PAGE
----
Mnemiopsis leidyi is a ctenophore belonging to the Bolinopsidae family. Mnemiopsis leidyi originates from the Atlantic coasts of the American continent, but during the 1980s it was introduced into the Black Sea by means of ballast water from oil tankers. There he found an environment favorable to its development, mainly thanks to the abundance of food and the lack of competitors and predators. It began to produce large aggregations that, feeding upon mainly eggs and larvae of fish. In 2001 it was sighted in the Aegean Sea and in 2006 it was also reported in the Baltic Sea. After some sporadic sightings in the Adriatic Sea, probably of specimens coming from the Aegean, the first signs of its presence have arrived also in the western Mediterranean. Mnemiopsis is one of the 100 most invasive species in the world. The damage is due to its proliferation and its zooplankton diet. The harmfulness derives from the consequences of its development (it adapts very easily to new environments, withstanding wide variations in temperature), since the decrease of zooplankton directly or indirectly reduces the local fish populations. The great tolerance of this species to the different environmental factors (it supports salinity ranging from 4 to 38 and temperatures between 4 and 32 ° C) makes it able to adapt to the conditions of the Mediterranean with the risk of compromising fish stocks and through a competition for resources, both because of the diet consisting mainly of eggs and fish larvae. All this means that Mnemiopsis leidyi is able to strongly modify entire ecosystems and drastically reduce the ichthyofauna of the areas it manages to colonize. Its impact on habitats can be summarized briefly: structural changes in ecosystems, including hybridization with indigenous species; competition with native organisms for food and habitat and they can carry parasites or pathogen vectors.

4.5.6 Mnenopsis leidyi in the Black sea

Mnenopsis leidyi is a chenophore which belongs to the Bilonopsidae family. Mnenopsis leidyi can be mistaken for a jellyfish, but it is biologically very far from it.
Its body is oval and transparent and is composed of six lobes on which there are rows of ciliate combs that light up blue or green when exposed to light or touched. It also possesses the tentacles it uses to feed himself. Its body is 97% water and is about 7 to 12 cm long.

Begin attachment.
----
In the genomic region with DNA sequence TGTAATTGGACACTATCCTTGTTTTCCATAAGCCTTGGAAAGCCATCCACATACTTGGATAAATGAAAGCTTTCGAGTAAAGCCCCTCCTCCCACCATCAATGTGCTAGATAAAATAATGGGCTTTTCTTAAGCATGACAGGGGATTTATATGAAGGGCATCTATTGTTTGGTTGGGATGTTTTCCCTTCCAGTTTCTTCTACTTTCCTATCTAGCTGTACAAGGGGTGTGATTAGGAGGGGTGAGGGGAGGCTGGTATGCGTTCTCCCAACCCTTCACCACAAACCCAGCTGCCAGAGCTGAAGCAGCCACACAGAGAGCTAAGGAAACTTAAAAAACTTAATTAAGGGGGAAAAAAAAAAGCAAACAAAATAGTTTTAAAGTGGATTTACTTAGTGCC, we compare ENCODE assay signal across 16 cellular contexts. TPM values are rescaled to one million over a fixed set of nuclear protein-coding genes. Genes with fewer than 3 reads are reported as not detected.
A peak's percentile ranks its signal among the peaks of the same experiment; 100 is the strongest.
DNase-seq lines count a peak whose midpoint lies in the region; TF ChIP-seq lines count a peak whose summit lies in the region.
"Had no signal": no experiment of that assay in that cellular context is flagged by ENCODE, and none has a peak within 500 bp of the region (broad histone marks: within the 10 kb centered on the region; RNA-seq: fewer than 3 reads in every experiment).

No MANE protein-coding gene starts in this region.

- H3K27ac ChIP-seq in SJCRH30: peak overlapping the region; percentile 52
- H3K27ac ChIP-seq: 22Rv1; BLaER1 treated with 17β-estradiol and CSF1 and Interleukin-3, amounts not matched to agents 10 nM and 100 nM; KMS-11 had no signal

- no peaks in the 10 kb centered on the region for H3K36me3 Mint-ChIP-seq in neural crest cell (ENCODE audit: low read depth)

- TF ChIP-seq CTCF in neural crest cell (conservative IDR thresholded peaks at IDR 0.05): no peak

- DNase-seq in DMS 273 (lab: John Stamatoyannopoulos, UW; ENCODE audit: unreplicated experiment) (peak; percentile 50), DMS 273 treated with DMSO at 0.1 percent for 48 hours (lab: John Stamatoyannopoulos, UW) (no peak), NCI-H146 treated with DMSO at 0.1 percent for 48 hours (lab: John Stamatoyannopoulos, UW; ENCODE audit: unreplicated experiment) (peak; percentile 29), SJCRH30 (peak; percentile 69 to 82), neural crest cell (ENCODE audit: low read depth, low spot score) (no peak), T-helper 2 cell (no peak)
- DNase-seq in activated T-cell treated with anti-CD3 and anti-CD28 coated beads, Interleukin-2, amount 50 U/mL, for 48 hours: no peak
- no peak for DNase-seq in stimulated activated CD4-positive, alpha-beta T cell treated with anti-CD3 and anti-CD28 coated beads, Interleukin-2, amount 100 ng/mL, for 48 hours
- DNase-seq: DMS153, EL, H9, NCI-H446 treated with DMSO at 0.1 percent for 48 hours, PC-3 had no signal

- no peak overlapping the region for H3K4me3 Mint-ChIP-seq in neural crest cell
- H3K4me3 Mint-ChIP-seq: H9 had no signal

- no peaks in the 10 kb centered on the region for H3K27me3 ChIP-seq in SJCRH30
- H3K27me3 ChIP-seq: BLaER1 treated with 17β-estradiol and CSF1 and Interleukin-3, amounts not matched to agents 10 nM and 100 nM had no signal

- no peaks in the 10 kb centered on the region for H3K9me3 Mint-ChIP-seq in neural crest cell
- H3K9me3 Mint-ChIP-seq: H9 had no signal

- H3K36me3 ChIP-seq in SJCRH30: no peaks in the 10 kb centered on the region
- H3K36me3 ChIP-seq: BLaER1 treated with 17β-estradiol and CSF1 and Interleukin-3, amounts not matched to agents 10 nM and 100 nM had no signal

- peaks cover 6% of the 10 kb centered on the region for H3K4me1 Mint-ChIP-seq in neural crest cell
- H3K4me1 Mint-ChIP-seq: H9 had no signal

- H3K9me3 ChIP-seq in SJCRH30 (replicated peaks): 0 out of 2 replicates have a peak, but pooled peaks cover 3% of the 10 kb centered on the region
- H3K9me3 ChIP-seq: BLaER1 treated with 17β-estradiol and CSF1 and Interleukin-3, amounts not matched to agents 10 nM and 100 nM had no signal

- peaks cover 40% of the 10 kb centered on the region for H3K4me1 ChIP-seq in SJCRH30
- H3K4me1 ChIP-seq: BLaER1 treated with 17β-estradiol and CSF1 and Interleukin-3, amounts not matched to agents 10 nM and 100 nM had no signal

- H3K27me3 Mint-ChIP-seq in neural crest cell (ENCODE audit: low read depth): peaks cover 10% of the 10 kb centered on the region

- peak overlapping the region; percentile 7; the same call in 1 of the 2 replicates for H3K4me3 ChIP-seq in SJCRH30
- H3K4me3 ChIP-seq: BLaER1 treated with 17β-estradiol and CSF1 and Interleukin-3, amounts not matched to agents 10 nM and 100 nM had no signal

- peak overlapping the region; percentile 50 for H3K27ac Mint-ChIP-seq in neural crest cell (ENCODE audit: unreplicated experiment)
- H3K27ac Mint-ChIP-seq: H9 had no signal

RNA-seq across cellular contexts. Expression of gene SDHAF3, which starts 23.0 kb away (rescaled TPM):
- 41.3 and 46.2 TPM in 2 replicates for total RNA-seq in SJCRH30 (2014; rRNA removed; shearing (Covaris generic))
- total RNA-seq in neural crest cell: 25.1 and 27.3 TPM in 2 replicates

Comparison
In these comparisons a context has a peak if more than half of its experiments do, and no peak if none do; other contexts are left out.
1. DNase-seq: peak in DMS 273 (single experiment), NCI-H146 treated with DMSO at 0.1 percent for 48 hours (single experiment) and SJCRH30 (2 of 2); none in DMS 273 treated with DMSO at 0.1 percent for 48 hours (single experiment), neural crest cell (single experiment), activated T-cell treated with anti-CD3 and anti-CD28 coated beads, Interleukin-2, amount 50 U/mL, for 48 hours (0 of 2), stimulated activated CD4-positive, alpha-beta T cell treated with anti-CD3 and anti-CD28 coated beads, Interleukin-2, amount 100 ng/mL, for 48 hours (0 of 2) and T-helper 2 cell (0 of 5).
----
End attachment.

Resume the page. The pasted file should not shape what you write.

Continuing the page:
It is a species native to the Atlantic see introduced with ballast water from tankers in the Black Sea, the Baltic and the Caspian see.
It lives in deep and eutrophic waters and is very resistant to environmental changes, which makes it suitable to live in many seas and oceans of the planet. This animal is carnivorous and feeds on zooplankton, crustaceans, larvae and fish eggs. It is a hermaphrodite animal therefore capable of self-fertilizing, it is a very dangerous animal for marine ecosystems, in fact it is thought that because of its zooplankton-based diet it is responsible for the 80% decrease of zooplankton found in the Caspian Sea.
In the Black Sea it was introduced involuntarily by merchant ships, it was and is a drama for the ecosystem and for the economy of the area.
In 1989, the population in the Black Sea had reached very high levels with about 400 specimens per m³ of water, this had a strong impact on the anchovy trade, given that Mnemiopsis leidyi feeds on the eggs of these fish and also the two animals are competing for other food sources. The biological control was tried with Beroe ovata, another comb jelly, with some degree of success; it appears as if fairly stable predator-prey dynamic has been reached.

4.5.7 Where are alien species comming from in to the Mediterranean?

Tropical species arriving in the Mediterranean sea fall into two main classes according to their origin: in some cases these organisms passed through the Suez Canal from the Red Sea (this is called lessepsian migration named after Ferdinand de Lesseps, promoter and executor of the project of the Suez Canal) in other cases from the African coasts of the Atlantic Ocean, through the Strait of Gibraltar.
There is also a strong contingent of introduced species in the Mediterranean Sea, either voluntarily (for example, with the clam Tapes philippinarum), or by chance, especially through the ships' bilge water, which are often discharged into the sea without taking any precaution.